Wayne Lukas' critics say that his training methods have more style than substance.

His barns are always beautifully lanscaped, surrounded by a white picket fence. Each of his horses has a freshly painted white feed tub hanging outside his stall, but those tubs are strictly for show. The horses don't eat from the fancy crockery.

Lukas' verbal style can be dazzling, too. Although he has been training thoroughbreds for only three years, he will expound -- enthusiastically and articulately -- on his philosophy of the game. On a foray to Belmont Park two years ago, he said there were a number of Hall of Frame trainers in New York "that I wouldn't trust with my pony."

Lukas' record has answered most of his critics; he is the top money-winning trainer in the country this year. But the week he has the ultimate opportunity to put up or shut up.

He brought his colt Codex for California to Pimlico Tuesday night. He will attempt to win Saturday's Preakness with a method of preparation that would render obsolete every time-honored maxium about training for a Triple Crown event.

"This is a hand-me-down profession," he said this morning. "Top trainers start out by working for somebody, and they pick up generalizations from them. I don't necessarily believe in all these training theories that are chiseled in stone."

Lukas did not come by his knowledge or his current success in any hand-me-down fashion. He graduated from the University of Wisconsin, coached high school basketball for seven years, and then became a trainer of quarter-horses. When he developed a speedster named Dash For Cash into one of the best quarter-horses in the country, he had reached the zenith of his profession.

Immediately he began feeling restless, looking for new worlds to conquer, I'd drive from Los Alamitos (the quarter-horse track) past Santa Anita and say "I'd like to do this,'" Lukas recalled. "I never worried much about making the transition. The big thing was getting people to believe. To make chicken salad you've got to have the chicken."

He got his big chance from John Nerud, the veteran horseman who had trained Dr. Fager and now was the president of Tartan Farm. Nerud said that Tartan was going to campaign a divisionof its horses in California, and invited Lukas to train them.

Nerud sent a group of untested 2-year-olds to Lukas and one of them was Codex. He didn't make much of an impression on the trainer, or anybody else, and Lukas did not brother to nominate him for the Kentucky Derby.

In retrospect now, Lukas likens the colt ot some of the young basketball players he used to coach. When he worked with freshmen, he concentrated on the ungainly kid who was going to grow into a 6-foot-6 senior rather than the 5-9 player who was already coordinated. "Codex was like the kind who was staggering around and couldn't who was staggering around and couldn't tie his shoelaces," Lukas said. "He's living proof that you shouldn't give up on a horse."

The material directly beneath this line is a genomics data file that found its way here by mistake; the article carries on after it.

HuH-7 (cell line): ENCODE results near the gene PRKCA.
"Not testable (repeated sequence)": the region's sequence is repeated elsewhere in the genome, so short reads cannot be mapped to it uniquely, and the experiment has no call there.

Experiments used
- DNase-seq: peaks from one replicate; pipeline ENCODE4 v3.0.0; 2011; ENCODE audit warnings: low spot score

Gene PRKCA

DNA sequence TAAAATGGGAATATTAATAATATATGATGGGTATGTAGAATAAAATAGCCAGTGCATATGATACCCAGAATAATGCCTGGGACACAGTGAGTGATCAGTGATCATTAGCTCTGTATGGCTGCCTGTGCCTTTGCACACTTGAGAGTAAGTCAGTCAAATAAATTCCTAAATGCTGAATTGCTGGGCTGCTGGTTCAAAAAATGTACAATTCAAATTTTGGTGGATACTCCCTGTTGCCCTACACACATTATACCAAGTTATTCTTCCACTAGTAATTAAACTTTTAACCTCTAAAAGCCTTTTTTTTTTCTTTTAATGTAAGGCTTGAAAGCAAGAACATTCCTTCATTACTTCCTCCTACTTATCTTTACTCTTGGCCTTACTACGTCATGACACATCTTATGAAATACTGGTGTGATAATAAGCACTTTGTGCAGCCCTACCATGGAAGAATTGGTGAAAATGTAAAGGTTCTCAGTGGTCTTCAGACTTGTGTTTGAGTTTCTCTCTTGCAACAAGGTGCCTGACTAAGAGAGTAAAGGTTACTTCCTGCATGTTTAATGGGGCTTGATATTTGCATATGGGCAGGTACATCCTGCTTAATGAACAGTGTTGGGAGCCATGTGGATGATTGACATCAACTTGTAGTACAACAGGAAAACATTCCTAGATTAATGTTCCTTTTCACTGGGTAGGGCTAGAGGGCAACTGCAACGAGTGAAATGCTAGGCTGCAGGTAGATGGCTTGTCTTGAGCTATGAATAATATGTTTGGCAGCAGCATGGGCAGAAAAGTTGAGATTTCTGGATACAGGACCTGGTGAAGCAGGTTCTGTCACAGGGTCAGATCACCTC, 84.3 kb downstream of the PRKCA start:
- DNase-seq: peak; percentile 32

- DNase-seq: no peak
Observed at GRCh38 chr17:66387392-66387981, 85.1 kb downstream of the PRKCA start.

After winning only two minor races in his first nine starts, Codex came to life this spring, beating Rumbo twice to win the Santa Anita Derby and the Hollywood Derby. Although Codex wasn't eigible to go to Churchill Downs, Rumbo was, and when Rumbo finished second to Genuine Risk he provided evidence that Codex might be the best 3-year-old in America.

After the Derby, Nerud flew to California to consult with Lukas about future plans for Codex. Nerud was leaning strongly toward keeping him on the West Coast. "I showed him the horse," Lukas said, "and he was surprised by his condition -- he looked so good. Later we drove to my farm and he finally asked, 'Do you want to take your horse to the Preakness?' I said, 'I'd like to.'"

Lukas attributes Codex's success partly to the colt's late development, and partly to his own understanding of the animal. "We started to picked up a patttern on the horse: He likes his work spaced more than most horses."

When Codex scored his first victory of the year in an allowance race, he did it after a six-week absence from competition, with only two slow workouts in the interim. He didn't train hard for either the Santa Anita Derby or the Hollywood Derby.

Codex has not run since that victory at Hollywood. He will come into the Preakness with only three five-furlong workouts in the intervening 34 days.

Horses never run in Triple Crown races after more than a two-or three week layoff. If they have been away from competition as long as three weeks, they will always have a long, hard workout to get them fit. When the possible exception of Conoero Ii, no horse has come into a Triple Crown event in modern times with such light, unorthodox training as Codex. Lukas admitted that even his boss, Nerud, has raised his eyebrows.

Yet Lukas exudes confidence that he knows his horse and that he knows what he is doing. If he succeeds Saturday he will be renowned in the racing world for a lot more than pretty barns and smooth talk.